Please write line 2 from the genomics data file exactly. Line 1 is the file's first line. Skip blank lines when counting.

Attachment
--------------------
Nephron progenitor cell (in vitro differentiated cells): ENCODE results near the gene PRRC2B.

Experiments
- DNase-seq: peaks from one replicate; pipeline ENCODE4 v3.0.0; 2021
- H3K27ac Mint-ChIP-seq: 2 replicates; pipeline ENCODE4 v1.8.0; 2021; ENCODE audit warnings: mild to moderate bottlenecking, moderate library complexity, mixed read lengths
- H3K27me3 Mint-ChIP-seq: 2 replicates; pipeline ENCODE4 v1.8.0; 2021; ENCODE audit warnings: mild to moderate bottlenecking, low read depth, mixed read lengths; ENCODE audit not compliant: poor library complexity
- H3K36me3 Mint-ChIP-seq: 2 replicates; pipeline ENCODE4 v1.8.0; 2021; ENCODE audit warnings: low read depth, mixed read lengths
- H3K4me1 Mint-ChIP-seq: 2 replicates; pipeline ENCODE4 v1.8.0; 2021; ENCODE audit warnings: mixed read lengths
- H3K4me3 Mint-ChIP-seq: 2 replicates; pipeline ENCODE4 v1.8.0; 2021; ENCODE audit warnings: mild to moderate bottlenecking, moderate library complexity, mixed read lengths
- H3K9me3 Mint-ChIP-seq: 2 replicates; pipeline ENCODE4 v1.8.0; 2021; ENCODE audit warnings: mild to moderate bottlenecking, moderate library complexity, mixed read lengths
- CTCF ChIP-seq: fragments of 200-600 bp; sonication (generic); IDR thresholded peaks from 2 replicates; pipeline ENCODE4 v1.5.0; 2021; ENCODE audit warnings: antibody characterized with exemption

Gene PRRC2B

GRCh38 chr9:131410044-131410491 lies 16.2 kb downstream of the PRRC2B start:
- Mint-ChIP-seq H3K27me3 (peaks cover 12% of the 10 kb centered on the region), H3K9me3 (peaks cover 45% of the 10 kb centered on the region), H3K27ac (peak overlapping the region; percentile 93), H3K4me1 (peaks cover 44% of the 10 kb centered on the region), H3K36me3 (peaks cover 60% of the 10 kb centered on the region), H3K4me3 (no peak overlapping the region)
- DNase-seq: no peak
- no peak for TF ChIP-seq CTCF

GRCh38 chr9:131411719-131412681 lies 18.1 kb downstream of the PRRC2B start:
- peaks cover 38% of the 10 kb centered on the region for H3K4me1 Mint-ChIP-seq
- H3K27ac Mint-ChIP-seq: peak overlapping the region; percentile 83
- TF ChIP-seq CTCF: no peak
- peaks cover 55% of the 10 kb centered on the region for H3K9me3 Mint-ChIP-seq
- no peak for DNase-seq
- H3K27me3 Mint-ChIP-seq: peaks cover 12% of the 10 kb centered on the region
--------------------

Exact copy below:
Experiments